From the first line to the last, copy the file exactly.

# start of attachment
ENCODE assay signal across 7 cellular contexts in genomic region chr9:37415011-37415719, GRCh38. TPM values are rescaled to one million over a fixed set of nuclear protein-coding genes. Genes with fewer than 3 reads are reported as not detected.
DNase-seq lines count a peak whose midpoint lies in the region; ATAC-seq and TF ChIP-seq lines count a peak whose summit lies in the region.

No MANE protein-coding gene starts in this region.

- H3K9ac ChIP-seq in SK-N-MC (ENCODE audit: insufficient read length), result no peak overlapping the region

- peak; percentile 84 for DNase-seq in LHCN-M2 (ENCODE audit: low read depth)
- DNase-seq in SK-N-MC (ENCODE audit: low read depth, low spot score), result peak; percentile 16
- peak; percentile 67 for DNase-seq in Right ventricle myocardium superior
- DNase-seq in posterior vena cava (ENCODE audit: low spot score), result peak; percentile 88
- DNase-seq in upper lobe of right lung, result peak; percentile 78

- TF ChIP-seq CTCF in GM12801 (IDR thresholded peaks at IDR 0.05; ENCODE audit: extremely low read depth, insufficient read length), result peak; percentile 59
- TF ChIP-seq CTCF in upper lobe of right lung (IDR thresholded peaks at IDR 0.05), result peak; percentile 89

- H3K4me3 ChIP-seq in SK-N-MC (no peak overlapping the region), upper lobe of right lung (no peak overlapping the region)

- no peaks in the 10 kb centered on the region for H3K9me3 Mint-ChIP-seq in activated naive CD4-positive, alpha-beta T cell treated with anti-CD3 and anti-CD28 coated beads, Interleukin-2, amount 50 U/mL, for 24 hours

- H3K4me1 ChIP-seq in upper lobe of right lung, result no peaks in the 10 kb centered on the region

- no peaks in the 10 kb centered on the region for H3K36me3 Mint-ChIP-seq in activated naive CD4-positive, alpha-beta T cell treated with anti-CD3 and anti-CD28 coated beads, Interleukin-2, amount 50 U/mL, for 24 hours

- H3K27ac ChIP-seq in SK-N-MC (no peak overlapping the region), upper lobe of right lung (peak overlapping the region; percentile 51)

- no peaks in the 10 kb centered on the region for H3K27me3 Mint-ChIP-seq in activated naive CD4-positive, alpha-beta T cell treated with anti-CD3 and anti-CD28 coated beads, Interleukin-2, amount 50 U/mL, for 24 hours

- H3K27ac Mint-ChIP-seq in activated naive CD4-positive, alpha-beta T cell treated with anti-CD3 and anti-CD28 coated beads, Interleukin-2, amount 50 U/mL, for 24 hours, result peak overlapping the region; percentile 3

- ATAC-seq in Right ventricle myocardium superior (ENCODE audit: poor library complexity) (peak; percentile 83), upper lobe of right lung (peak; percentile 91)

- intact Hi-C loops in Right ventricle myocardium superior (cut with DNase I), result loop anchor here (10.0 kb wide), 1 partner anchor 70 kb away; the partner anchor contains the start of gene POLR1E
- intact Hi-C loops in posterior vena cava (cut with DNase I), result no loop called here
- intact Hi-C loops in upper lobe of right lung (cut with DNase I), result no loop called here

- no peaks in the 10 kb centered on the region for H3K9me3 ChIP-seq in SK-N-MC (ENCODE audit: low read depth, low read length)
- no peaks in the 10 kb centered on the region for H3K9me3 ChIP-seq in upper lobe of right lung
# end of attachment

ENCODE assay signal across 7 cellular contexts in genomic region chr9:37415011-37415719, GRCh38. TPM values are rescaled to one million over a fixed set of nuclear protein-coding genes. Genes with fewer than 3 reads are reported as not detected.
DNase-seq lines count a peak whose midpoint lies in the region; ATAC-seq and TF ChIP-seq lines count a peak whose summit lies in the region.

No MANE protein-coding gene starts in this region.

- H3K9ac ChIP-seq in SK-N-MC (ENCODE audit: insufficient read length), result no peak overlapping the region

- peak; percentile 84 for DNase-seq in LHCN-M2 (ENCODE audit: low read depth)
- DNase-seq in SK-N-MC (ENCODE audit: low read depth, low spot score), result peak; percentile 16
- peak; percentile 67 for DNase-seq in Right ventricle myocardium superior
- DNase-seq in posterior vena cava (ENCODE audit: low spot score), result peak; percentile 88
- DNase-seq in upper lobe of right lung, result peak; percentile 78

- TF ChIP-seq CTCF in GM12801 (IDR thresholded peaks at IDR 0.05; ENCODE audit: extremely low read depth, insufficient read length), result peak; percentile 59
- TF ChIP-seq CTCF in upper lobe of right lung (IDR thresholded peaks at IDR 0.05), result peak; percentile 89

- H3K4me3 ChIP-seq in SK-N-MC (no peak overlapping the region), upper lobe of right lung (no peak overlapping the region)

- no peaks in the 10 kb centered on the region for H3K9me3 Mint-ChIP-seq in activated naive CD4-positive, alpha-beta T cell treated with anti-CD3 and anti-CD28 coated beads, Interleukin-2, amount 50 U/mL, for 24 hours

- H3K4me1 ChIP-seq in upper lobe of right lung, result no peaks in the 10 kb centered on the region

- no peaks in the 10 kb centered on the region for H3K36me3 Mint-ChIP-seq in activated naive CD4-positive, alpha-beta T cell treated with anti-CD3 and anti-CD28 coated beads, Interleukin-2, amount 50 U/mL, for 24 hours

- H3K27ac ChIP-seq in SK-N-MC (no peak overlapping the region), upper lobe of right lung (peak overlapping the region; percentile 51)

- no peaks in the 10 kb centered on the region for H3K27me3 Mint-ChIP-seq in activated naive CD4-positive, alpha-beta T cell treated with anti-CD3 and anti-CD28 coated beads, Interleukin-2, amount 50 U/mL, for 24 hours

- H3K27ac Mint-ChIP-seq in activated naive CD4-positive, alpha-beta T cell treated with anti-CD3 and anti-CD28 coated beads, Interleukin-2, amount 50 U/mL, for 24 hours, result peak overlapping the region; percentile 3

- ATAC-seq in Right ventricle myocardium superior (ENCODE audit: poor library complexity) (peak; percentile 83), upper lobe of right lung (peak; percentile 91)

- intact Hi-C loops in Right ventricle myocardium superior (cut with DNase I), result loop anchor here (10.0 kb wide), 1 partner anchor 70 kb away; the partner anchor contains the start of gene POLR1E
- intact Hi-C loops in posterior vena cava (cut with DNase I), result no loop called here
- intact Hi-C loops in upper lobe of right lung (cut with DNase I), result no loop called here

- no peaks in the 10 kb centered on the region for H3K9me3 ChIP-seq in SK-N-MC (ENCODE audit: low read depth, low read length)
- no peaks in the 10 kb centered on the region for H3K9me3 ChIP-seq in upper lobe of right lung